Other formats

    Adobe Portable Document Format file (facsimile images)   TEI XML file   ePub eBook file  


    mail icontwitter iconBlogspot iconrss icon

Salient: Victoria University Students' Newspaper. Vol. 24, No. 7. 1961.

"I Have My Own Philosophy..."

"I Have My Own Philosophy..."

Outwardly, Stanislav Zhukov was a normal hard-working student. His teachers at the Moscow Economical-Statistical Institute regarded him highly, he got excellent grades, and he headed a student "political economy" study group.

Inwardly, however, Zhukov was far from normal—by Soviet standards. He was becoming more and more interested in "foreign" magazines and fashions. He grew a beard. And he was developing his own—and highly personal—philosophy.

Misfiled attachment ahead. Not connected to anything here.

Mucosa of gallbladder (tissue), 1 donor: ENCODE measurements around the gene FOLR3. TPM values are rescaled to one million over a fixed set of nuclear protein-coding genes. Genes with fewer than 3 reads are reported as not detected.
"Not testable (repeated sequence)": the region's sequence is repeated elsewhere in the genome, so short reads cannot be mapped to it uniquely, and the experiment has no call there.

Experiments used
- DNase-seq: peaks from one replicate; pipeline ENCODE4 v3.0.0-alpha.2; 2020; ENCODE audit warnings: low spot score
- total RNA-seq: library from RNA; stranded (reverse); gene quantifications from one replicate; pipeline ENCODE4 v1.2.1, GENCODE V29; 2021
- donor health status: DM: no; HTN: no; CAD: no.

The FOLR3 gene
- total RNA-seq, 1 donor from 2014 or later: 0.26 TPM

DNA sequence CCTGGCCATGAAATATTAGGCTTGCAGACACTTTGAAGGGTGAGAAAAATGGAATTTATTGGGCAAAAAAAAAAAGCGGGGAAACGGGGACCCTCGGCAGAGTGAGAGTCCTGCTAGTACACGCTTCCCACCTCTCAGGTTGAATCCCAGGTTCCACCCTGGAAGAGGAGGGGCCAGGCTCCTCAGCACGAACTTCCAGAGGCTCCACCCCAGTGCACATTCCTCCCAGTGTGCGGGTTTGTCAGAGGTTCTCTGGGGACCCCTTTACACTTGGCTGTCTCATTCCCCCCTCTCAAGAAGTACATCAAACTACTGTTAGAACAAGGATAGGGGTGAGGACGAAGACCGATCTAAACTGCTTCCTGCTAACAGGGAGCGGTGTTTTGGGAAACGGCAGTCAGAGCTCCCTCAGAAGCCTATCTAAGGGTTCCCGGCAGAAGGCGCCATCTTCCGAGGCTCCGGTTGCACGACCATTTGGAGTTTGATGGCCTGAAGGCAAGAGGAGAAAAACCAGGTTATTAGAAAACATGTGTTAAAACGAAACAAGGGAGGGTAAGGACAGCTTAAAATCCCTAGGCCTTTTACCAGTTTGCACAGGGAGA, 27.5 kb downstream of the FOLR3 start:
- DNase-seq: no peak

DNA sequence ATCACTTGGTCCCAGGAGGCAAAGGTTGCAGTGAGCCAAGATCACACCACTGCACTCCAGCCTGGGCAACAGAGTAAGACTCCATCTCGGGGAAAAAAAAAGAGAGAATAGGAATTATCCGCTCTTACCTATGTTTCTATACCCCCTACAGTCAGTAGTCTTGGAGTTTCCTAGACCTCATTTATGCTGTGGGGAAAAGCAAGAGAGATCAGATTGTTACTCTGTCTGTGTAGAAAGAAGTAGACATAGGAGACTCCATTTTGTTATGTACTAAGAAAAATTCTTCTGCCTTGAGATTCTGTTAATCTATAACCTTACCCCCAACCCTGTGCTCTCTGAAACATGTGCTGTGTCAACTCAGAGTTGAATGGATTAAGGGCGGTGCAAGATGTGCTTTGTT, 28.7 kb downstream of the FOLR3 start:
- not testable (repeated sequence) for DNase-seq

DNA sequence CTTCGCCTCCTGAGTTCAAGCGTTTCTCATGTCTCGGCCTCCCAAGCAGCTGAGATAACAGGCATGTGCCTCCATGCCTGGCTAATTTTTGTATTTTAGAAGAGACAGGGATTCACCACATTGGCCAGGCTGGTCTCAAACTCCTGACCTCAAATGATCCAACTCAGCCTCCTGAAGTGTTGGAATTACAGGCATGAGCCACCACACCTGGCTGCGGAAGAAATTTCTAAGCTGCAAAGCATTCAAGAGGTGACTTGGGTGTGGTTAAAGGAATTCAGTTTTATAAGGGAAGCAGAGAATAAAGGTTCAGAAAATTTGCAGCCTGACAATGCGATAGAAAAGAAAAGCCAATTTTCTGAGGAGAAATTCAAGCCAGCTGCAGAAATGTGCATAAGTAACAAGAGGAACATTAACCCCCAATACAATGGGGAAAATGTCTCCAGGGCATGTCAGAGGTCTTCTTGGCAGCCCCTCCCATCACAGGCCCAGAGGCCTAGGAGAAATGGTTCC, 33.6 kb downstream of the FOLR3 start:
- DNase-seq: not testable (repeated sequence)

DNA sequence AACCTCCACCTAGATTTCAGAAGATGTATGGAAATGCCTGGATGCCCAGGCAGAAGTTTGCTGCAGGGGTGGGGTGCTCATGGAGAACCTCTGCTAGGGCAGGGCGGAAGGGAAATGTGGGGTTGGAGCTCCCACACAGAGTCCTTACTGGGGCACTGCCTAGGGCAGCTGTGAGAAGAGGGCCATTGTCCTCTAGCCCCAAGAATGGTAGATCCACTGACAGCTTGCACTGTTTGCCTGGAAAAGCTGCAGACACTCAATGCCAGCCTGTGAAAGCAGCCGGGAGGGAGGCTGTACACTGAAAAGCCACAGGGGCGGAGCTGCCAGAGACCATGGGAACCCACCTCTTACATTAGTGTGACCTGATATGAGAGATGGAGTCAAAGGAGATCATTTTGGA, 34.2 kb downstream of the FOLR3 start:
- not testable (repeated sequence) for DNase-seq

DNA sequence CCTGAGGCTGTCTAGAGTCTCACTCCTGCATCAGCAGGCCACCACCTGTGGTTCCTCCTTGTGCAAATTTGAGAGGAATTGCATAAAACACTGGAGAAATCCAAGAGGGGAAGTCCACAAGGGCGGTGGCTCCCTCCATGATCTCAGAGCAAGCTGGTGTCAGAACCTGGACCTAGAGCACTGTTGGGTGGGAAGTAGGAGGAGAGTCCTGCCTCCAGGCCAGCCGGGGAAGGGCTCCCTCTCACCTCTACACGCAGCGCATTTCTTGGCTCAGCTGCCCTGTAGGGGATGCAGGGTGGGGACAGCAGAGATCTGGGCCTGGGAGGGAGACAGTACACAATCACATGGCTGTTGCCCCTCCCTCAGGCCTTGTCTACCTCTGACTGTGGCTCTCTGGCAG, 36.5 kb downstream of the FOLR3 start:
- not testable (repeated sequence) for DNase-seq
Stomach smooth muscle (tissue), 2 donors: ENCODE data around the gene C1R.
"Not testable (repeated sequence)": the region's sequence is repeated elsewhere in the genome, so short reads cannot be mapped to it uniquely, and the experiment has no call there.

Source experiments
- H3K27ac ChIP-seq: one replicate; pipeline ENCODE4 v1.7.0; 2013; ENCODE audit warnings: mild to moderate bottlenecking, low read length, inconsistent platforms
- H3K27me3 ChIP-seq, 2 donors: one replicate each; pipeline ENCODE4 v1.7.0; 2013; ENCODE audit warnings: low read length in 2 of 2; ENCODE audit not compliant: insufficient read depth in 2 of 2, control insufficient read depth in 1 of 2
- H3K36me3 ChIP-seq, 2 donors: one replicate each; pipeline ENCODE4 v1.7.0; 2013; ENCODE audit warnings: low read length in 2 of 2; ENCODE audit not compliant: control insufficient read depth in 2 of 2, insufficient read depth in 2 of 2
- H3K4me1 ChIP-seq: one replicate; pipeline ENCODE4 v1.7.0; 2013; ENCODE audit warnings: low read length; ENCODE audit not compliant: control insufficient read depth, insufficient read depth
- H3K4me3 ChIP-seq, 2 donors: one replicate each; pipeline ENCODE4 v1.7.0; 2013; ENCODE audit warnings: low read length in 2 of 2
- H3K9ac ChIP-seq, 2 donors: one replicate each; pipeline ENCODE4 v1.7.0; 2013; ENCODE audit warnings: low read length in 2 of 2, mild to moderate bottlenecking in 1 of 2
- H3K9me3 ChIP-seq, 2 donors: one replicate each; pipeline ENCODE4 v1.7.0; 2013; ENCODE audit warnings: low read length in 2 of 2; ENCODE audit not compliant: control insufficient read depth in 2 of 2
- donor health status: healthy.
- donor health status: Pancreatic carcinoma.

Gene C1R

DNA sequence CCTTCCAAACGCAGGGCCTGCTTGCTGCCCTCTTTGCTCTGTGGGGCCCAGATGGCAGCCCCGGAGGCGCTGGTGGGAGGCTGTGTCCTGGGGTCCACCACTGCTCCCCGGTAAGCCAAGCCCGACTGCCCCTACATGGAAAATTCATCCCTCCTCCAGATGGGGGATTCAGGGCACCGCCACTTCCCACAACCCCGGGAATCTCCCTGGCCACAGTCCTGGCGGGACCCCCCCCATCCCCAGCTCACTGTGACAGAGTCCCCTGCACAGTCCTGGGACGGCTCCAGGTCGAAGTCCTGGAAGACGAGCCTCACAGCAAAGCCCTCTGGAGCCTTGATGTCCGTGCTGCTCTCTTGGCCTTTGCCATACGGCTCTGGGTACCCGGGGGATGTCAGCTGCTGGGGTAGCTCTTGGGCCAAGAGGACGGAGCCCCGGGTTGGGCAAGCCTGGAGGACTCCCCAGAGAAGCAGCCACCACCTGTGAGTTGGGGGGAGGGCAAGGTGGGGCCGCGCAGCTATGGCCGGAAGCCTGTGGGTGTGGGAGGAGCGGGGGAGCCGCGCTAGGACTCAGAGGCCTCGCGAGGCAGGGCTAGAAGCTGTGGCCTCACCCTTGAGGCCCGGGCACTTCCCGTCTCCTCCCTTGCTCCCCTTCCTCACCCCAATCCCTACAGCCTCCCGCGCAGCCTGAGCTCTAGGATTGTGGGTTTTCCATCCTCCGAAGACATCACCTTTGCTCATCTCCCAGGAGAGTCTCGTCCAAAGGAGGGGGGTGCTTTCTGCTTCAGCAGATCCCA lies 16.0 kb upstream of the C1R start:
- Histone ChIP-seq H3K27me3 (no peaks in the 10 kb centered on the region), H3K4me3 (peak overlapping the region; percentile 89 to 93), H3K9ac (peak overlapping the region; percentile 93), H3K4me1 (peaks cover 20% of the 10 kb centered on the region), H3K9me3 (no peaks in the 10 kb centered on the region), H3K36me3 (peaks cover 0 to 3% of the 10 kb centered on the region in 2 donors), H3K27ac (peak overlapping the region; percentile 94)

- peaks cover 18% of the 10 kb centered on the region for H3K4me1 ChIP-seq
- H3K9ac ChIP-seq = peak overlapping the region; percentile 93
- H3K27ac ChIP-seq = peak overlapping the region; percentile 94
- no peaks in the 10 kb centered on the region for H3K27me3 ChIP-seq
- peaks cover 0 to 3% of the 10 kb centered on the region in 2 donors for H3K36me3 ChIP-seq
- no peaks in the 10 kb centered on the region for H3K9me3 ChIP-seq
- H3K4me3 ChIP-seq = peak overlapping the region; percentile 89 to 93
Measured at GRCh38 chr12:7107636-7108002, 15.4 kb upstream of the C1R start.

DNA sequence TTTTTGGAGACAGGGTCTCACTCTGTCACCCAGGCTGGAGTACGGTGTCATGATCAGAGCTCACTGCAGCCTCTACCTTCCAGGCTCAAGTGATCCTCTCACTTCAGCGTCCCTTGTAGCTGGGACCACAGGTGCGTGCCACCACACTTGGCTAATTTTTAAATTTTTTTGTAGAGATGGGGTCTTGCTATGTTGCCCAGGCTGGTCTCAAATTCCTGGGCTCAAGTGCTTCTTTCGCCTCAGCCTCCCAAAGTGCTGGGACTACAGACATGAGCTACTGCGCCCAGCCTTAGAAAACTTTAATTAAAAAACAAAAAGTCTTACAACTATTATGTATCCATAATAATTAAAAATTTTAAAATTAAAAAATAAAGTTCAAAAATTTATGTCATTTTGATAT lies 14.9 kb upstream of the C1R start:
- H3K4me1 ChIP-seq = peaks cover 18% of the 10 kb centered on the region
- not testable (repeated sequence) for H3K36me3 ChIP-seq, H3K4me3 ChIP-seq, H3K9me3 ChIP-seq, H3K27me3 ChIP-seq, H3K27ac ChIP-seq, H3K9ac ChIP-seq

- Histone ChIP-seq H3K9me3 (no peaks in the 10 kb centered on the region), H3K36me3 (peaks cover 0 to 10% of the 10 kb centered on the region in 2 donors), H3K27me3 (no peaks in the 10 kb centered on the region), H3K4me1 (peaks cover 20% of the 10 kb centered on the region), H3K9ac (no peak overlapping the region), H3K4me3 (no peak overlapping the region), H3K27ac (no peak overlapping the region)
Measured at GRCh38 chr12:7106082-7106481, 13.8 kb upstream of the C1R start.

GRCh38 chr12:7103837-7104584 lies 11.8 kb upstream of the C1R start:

Suddenly Zhukov was arrested, and a student meeting hearing his case expelled him from Komsomol and the Institute. The offllcal reason: "buying things foreign from foreigners." But perhaps the more accurate reason, put forward by a girl who was Zhukov's fellow student: "Isn't it clear that the point at issue is the man's convictions, his Weltanschauung?"

His convictions. In his own words, were these:

"I have my own philosophy ... You say that man lives for a great cause. Rubbish! Man just lives. He was born and he lives. He is guided by nothing else but instinct. The main thing is to achieve harmony with oneself; as for those around me, why is that my business? I am guided by the aphorism, "Don't worm your way Into someone else's life: either you dirty it or you get yourself dirty' ... The study of social-economic disciplines does not Impose any moral obligation on me." (Komsomolskaya Pravda, March 24, 1961.)

This is clearly not the kind of philosophy that sits well with the regime. It is reasonable to suppose that it was because of this—not because of his "buying things foreign"—that Zhukov fell from grace. And, judging from the Soviet press, it is probable that others like him have been discredited for the same reason.